The food processing industry presents unique challenges to lubricant formulation engineers, lubricant marketers, plant lubrication engineers and equipment designers. While it is never desirable for lubricants to be allowed to contaminate raw materials, work-in-progress or finished product, the consequences of a lubricant-contaminated product are rarely more acute than in the food processing industry. As such, lubricants used in this industry have requirements, protocols and performance expectations that go well beyond typical industrial lubricants. This article will identify the basic differences between H1, H2 and H3 lubricants, their requirements and formulations, as well as proper lubricant selection, which is critical to food safety and machine reliability.

Food-Grade Categories and Definitions 
Food-grade lubricants are lubricants acceptable for use in meat, poultry and other food processing equipment, applications and plants. The lubricant types in food-grade applications are broken into categories based on the likelihood they will contact food. The USDA created the original food-grade designations H1, H2 and H3, which is the current terminology used. The approval and registration of a new lubricant into one of these categories depends on the ingredients used in the formulation. The three designations are described as follows:3

H1 lubricants are food-grade lubricants used in food processing environments where there is some possibility of incidental food contact. Lubricant formulations may only be composed of one or more approved basestocks, additives and thickeners (if grease) listed in 21 CFR 178.3750.

H2 lubricants are lubricants used on equipment and machine parts in locations where there is no possibility that the lubricant or lubricated surface contacts food. Because there is not the risk of contacting food, H2 lubricants do not have a defined list of acceptable ingredients. They cannot, however, contain intentionally heavy metals such as antimony, arsenic, cadmium, lead, mercury or selenium. Also, the ingredients must not include substances that are carcinogens, mutagens, teratogens or mineral acids.4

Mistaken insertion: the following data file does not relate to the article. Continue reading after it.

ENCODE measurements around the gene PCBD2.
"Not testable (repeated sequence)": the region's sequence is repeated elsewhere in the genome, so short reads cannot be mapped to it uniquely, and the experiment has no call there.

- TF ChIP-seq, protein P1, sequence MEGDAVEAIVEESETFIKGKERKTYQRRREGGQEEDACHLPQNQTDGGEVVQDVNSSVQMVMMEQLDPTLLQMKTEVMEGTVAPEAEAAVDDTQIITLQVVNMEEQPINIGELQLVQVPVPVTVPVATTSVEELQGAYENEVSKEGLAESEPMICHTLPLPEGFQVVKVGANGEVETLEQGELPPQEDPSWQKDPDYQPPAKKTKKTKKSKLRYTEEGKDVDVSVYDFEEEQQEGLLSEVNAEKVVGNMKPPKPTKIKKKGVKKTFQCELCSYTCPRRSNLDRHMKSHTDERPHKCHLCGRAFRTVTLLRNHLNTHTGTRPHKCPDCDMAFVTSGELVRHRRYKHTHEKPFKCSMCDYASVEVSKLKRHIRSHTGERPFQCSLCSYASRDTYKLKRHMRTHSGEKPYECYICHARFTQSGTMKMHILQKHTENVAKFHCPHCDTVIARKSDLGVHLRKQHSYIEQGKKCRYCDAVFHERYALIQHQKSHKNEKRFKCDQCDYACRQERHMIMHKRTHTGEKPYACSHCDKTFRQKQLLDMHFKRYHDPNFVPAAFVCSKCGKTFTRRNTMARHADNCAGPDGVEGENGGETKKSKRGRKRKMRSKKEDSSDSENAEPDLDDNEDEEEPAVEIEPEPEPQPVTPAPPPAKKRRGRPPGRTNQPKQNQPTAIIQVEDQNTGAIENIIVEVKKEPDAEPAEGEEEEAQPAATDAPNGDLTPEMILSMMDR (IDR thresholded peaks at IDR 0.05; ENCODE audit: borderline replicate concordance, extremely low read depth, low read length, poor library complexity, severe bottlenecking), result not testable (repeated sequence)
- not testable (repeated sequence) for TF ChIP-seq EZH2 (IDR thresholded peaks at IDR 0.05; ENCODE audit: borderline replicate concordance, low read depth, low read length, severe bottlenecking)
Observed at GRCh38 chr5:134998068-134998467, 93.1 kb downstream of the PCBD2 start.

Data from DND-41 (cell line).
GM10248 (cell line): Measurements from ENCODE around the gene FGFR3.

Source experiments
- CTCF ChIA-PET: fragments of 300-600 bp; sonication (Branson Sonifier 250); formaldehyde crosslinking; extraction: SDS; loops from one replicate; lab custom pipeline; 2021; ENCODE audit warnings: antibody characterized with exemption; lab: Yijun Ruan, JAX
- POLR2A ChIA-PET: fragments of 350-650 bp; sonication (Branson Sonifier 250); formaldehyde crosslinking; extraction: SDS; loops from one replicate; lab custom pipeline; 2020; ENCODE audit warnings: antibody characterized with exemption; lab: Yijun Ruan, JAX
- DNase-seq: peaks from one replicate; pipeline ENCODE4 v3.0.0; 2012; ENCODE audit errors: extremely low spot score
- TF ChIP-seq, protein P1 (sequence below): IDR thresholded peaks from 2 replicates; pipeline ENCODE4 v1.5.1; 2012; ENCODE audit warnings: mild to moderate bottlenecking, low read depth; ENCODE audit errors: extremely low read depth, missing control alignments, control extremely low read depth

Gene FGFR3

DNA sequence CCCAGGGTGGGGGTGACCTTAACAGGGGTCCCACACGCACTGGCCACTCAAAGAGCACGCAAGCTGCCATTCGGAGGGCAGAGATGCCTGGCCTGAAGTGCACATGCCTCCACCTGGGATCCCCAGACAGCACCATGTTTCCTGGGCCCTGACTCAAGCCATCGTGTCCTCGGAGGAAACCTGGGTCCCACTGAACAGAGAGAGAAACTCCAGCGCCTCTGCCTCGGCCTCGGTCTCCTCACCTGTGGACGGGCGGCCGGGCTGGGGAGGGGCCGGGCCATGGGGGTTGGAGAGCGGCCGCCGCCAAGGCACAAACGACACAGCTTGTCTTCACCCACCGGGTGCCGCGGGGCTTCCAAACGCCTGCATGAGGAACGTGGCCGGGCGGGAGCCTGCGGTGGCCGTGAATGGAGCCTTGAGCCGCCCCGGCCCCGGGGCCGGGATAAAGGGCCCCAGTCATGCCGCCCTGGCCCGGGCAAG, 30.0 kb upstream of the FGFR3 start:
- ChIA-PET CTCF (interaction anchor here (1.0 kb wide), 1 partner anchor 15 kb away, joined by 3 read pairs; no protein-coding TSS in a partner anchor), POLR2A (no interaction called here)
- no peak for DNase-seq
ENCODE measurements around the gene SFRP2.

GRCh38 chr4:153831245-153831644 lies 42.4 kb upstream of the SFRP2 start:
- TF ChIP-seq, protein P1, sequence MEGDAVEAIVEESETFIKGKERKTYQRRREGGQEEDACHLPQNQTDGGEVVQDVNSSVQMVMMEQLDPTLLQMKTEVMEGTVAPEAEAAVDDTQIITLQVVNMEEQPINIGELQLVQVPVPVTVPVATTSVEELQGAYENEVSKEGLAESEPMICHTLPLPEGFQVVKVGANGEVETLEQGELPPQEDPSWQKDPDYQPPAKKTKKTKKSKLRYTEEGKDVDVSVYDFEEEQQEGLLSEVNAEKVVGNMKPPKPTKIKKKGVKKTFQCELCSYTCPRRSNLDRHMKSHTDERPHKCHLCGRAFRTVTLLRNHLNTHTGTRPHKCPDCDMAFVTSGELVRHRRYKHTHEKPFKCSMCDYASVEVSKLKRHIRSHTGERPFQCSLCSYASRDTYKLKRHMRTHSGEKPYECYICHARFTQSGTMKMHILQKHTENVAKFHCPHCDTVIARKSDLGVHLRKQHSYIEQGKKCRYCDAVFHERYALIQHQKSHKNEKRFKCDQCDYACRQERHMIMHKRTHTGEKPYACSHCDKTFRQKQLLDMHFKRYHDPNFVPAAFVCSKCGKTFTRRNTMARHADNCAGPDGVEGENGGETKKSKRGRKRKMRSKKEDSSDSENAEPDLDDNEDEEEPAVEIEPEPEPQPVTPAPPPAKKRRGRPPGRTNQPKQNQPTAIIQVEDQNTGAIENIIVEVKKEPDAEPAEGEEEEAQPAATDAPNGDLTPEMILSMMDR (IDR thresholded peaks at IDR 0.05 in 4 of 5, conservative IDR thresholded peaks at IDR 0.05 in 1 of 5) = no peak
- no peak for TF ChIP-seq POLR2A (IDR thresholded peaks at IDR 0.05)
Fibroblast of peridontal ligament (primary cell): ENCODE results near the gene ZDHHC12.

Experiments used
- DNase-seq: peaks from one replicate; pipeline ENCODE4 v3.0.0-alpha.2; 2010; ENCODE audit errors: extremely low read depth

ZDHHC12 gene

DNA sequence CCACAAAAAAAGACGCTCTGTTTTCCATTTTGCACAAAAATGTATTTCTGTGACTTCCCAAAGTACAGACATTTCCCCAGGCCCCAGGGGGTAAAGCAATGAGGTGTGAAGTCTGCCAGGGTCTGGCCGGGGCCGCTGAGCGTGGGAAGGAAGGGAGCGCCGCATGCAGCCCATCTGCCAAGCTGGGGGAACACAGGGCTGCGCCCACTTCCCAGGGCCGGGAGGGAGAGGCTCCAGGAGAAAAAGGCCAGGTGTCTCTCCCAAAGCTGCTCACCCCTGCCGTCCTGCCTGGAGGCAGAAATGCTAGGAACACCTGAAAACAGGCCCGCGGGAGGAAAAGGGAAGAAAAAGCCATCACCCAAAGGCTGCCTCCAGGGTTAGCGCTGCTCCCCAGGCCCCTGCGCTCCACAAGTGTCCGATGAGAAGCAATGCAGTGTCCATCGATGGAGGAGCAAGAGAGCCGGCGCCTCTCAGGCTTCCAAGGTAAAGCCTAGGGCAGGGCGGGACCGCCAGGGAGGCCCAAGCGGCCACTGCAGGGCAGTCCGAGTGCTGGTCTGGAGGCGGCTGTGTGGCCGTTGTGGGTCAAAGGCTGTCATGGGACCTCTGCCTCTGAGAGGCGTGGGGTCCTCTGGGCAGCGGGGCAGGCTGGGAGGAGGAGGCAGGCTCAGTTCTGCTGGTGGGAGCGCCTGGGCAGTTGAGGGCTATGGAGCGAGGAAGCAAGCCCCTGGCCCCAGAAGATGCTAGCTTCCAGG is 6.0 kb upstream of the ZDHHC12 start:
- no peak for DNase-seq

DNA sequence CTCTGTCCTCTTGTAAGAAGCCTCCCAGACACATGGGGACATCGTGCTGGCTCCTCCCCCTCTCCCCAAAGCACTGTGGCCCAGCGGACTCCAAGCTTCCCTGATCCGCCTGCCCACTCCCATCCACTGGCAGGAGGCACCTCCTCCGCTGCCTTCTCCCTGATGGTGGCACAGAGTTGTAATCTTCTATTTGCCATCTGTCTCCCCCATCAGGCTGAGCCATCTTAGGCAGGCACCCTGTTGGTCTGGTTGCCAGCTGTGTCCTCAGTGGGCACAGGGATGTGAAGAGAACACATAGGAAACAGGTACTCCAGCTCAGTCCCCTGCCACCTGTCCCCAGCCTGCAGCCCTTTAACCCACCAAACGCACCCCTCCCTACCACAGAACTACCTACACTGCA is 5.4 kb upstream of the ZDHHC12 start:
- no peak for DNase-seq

H3 lubricants, also known as soluble or edible oil, are used to clean and prevent rust on hooks, trolleys and similar equipment.

Approved Lubricants 
As previously mentioned, the USDA approvals are based on the various FDA Codes in Title 21 that dictate approval for ingredients used in lubricants that may have incidental contact with food. These are mentioned in the following sections.

  • 1.CFR 178.3570 – Allowed ingredients for the manufacture of H1 lubricants

  • 21.CFR 178.3620 – White mineral oil as a component of non-food articles intended for use in contact with food

  • 21.CFR 172.878 – USP mineral oil for direct contact with food

  • 21 CFR 172.882 – Synthetic isoparaffinic hydrocarbons

  • 21.CFR 182 – Substances generally recognized as safe

Some information from these standards is highlighted below.

Acceptable Food-Grade Basestocks 
Depending on whether a food-grade lubricant is H1 or H2, the list of approved basestocks will vary. H2 lubricant basestock guidelines are less restrictive and, consequently, allow a broader variety of basestocks.

Many products used in industrial (non-food) plants are also used in food plants for H2 applications. H1 lubricants are much more limited since they are designed to allow for accidental exposure with the processed foods. H1-approved lubricant basestocks can be either mineral or synthetic:

Petroleum-based lubricants – Mineral oils used in H1 food-grade lubricants are either technical white mineral or USP-type white mineral oils. They are highly refined and are colorless, tasteless, odorless and non-staining. Technical white oils meet the regulations specified in 21 CFR 178.3620. USP mineral oils are the most highly refined of all white mineral oils.6